Video doorbells are one of the fastest growing categories in video surveillance, especially among residences. The optimal placement of these cameras and their added functionality as a communication device drives their popularity in the market. This directory provides a listing of these products, plus explains the key differences of doorbells to intercoms and lists the 11 key differentiators among doorbells.
I actually did look into that unit and like the Geovision GV-CS1320, neither unit is designated by the manufacturer to be a Video Doorbell. By feature set, both units fall to the Video Door Station or Video Intercom category as they include access control features require an Ethernet connection.
Even after reading the above "comparison" between the two and knowing some of the products in question, I still don't quite understand the distinction.
The only bottom line -- to me -- with this is that the Axis A8105-E *can* be considered a video doorbell because it DOES do all of the things requested. It may also do more, but I'm not sure why an item would be excluded from a list just because it has MORE features than the the request. Yes, there is a price delta, but we're not talking such a significant one that it shouldn't at least be considered.
The primary factor marking its exclusion is its requirement for an Ethernet line to be run and its inability to run on the existing doorbell power that is typically AC. This basically increases the complexity of install. Honovich and I debated about a couple of other units as well and that seemed to be his main driving point for including the VTech and Optex units just now, even though they don't have a web app and require proprietary viewing hardware.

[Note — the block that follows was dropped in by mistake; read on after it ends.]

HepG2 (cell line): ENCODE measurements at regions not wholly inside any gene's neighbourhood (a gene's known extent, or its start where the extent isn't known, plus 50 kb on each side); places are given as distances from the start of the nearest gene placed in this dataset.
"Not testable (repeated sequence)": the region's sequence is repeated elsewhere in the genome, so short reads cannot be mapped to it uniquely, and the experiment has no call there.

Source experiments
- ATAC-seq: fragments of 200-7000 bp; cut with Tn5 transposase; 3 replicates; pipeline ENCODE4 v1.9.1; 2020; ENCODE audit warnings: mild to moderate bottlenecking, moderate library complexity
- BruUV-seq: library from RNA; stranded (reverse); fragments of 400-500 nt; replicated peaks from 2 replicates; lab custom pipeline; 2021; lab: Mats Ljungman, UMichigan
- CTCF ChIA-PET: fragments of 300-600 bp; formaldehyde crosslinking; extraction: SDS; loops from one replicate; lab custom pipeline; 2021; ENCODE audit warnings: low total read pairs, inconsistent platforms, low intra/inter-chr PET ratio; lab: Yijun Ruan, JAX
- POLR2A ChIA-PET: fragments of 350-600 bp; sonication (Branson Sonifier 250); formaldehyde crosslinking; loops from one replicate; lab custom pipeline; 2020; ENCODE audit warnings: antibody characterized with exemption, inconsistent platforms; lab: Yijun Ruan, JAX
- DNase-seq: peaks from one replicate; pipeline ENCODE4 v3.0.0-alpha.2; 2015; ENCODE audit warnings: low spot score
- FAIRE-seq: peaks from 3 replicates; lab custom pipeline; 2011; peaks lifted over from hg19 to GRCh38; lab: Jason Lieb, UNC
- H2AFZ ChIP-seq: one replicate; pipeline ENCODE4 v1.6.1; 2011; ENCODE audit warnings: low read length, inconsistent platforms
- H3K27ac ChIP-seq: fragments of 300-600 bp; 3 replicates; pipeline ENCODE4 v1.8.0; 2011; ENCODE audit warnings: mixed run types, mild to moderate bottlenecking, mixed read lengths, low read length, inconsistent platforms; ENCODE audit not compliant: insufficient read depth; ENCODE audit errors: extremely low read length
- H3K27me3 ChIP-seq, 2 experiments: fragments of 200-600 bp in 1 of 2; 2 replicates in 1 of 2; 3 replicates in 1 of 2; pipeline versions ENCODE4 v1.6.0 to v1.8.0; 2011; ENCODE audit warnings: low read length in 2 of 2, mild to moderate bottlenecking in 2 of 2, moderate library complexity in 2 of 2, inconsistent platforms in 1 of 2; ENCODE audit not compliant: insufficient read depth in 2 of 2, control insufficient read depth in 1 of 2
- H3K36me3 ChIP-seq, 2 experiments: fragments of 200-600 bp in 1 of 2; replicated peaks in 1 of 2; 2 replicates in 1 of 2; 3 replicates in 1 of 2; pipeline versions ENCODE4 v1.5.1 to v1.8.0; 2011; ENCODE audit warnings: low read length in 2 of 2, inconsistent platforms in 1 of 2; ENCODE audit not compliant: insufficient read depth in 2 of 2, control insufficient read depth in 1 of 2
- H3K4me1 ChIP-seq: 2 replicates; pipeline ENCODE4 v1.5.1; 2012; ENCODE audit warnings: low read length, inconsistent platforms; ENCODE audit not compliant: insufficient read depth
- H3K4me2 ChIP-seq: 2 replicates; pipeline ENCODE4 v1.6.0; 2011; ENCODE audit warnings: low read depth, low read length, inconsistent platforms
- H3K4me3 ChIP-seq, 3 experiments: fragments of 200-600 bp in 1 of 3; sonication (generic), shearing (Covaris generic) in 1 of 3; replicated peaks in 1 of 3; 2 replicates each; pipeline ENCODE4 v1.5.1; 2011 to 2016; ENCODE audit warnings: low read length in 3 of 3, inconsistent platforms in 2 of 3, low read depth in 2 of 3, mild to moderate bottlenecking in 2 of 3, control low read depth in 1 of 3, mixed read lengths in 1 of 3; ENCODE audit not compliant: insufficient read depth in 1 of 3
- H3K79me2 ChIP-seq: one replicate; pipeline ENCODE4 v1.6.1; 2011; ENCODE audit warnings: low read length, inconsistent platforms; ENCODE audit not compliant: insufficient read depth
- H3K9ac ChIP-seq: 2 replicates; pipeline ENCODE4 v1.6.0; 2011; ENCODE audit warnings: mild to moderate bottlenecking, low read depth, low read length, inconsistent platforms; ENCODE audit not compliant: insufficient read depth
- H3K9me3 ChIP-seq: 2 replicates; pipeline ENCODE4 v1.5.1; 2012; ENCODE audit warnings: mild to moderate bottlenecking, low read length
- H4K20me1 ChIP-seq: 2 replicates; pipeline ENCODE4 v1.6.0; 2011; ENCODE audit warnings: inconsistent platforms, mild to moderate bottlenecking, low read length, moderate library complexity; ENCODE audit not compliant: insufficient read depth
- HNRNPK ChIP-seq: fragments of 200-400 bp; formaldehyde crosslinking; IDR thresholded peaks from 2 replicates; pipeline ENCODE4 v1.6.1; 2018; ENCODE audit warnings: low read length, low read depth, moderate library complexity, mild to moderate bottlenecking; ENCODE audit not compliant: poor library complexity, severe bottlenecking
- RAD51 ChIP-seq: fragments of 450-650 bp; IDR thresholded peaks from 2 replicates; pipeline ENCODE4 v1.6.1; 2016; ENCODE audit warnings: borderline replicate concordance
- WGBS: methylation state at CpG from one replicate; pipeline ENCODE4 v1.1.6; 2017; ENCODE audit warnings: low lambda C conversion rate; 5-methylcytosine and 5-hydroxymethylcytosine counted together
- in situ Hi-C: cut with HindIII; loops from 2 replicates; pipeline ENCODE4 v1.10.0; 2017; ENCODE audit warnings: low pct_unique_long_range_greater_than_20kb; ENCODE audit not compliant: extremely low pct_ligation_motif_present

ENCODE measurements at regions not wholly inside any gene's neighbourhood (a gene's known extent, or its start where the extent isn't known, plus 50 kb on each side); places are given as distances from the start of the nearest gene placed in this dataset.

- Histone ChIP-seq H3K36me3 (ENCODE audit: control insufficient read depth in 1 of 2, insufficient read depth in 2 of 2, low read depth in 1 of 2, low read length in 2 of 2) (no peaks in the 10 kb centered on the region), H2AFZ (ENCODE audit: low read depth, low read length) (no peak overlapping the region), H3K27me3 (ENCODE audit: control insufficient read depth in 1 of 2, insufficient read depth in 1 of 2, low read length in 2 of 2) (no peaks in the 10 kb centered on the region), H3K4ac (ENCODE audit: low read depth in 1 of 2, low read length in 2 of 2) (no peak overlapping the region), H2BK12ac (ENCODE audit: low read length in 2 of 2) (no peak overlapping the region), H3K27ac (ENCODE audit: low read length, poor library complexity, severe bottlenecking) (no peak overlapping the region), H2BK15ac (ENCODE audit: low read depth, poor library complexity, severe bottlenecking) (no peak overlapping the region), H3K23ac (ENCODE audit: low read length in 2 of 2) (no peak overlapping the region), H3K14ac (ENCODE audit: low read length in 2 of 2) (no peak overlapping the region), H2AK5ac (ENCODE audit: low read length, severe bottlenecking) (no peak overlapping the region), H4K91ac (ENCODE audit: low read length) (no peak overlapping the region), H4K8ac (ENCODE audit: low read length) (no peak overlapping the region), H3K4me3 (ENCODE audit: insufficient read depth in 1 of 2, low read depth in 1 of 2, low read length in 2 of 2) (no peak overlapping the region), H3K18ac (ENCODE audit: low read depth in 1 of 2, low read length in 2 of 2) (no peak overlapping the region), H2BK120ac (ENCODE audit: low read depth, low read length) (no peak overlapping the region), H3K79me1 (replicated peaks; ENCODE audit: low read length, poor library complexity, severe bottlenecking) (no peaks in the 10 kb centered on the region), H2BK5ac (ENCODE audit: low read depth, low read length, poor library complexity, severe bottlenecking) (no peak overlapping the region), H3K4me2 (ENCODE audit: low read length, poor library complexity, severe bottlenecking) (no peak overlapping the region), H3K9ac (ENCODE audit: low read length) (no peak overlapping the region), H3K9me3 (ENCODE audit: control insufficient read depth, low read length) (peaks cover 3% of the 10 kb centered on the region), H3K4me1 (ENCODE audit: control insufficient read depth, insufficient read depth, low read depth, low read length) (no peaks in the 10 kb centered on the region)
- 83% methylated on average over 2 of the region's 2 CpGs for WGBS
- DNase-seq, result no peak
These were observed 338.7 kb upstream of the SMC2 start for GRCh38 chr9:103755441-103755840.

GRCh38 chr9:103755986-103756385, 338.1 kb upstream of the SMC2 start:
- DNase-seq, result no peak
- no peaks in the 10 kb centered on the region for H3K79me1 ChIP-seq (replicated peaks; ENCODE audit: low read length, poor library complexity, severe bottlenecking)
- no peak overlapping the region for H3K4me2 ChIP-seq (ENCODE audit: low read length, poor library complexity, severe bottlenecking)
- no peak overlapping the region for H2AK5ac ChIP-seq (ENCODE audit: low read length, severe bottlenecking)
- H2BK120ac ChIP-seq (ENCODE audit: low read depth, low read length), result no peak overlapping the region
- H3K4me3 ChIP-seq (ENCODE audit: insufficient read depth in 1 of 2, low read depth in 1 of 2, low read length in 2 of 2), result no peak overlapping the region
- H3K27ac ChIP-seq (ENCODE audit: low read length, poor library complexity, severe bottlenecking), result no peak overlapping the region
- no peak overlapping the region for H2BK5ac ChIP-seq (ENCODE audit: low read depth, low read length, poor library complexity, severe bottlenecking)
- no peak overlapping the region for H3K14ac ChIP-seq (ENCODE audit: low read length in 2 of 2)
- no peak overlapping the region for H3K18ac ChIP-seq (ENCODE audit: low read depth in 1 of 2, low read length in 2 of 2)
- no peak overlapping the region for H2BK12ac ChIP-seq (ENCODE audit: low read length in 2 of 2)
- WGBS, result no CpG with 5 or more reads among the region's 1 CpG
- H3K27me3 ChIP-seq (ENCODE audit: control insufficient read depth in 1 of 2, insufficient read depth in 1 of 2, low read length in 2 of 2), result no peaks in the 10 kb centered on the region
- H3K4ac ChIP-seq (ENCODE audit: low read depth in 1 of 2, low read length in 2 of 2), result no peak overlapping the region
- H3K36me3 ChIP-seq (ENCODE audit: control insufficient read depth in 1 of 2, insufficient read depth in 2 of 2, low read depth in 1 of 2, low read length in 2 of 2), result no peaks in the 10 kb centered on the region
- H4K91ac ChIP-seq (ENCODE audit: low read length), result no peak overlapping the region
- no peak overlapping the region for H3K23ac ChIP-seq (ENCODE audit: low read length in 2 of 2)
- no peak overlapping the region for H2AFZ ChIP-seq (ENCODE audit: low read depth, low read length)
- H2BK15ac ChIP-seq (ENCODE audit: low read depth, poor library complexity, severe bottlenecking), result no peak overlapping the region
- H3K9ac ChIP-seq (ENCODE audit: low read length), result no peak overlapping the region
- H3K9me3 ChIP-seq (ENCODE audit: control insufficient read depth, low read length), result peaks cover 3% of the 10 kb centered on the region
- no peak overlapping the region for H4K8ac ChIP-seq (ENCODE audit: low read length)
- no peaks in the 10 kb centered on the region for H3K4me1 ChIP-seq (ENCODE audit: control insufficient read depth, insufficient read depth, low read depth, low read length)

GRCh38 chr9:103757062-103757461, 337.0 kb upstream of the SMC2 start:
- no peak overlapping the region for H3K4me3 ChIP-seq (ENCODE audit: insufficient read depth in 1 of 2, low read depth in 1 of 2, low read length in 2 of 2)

For the Axis and the Geovision units, I'll revisit that with John and see what we can do.
I think your selection criteria is logical. If we are talking about video doorbells, then a reasonable expectation would be they can be retrofit without requiring new wiring, which is often very hard to run to a doorbell location.
I would expect video doorbells to be able to be installed without requiring large backboxes to be added to house converters or adapters. EG, you could probably take the Axis unit, and put a 24VAC to 12VDC converter and a wifi bridge in a box and "retrofit" it to a doorbell location with the typical 1-pair doorbell wire, but that would be an odd approach given the seemingly better options on the market.
But for new construction or remodels, you can easily run a CAT6 cable as well as the standard low voltage doorbell wire. I think being wired/POE should not exclude products from this category. IMHO the IPVM audience is not looking for an inexpensive 720p, wifi camera solution, but something that is wired, ONVIF compatible and able to be integrated into a third-party VMS. This thread on ipcamtalk.com is literally 3 years old and still going: Link. There is an unmet need here, albeit a smaller market than plug-and-play. I believe dbell and Axis are closest at this point but it would be better if IPVM targeted and tested products like these in this category.
I was curious about this as well, so I looked them up. The following companies have video doorbells that are ONVIF compliant. In most cases, if the company had multiple video doorbells, they were all ONVIF compliant unless they were battery powered. Typically those were not ONVIF compliant.
Some of these companies make it very difficult to determine if their products are ONVIF compliant and it is highly possible that some of the items not on this list are ONVIF compliant.
With the specific definition of video doorbell that we currently have, only Comelit has a model called the Visto that will be added to the list. The rest only offer Video Intercoms by way of their installation complexity. I have added the Visto per your recommendation.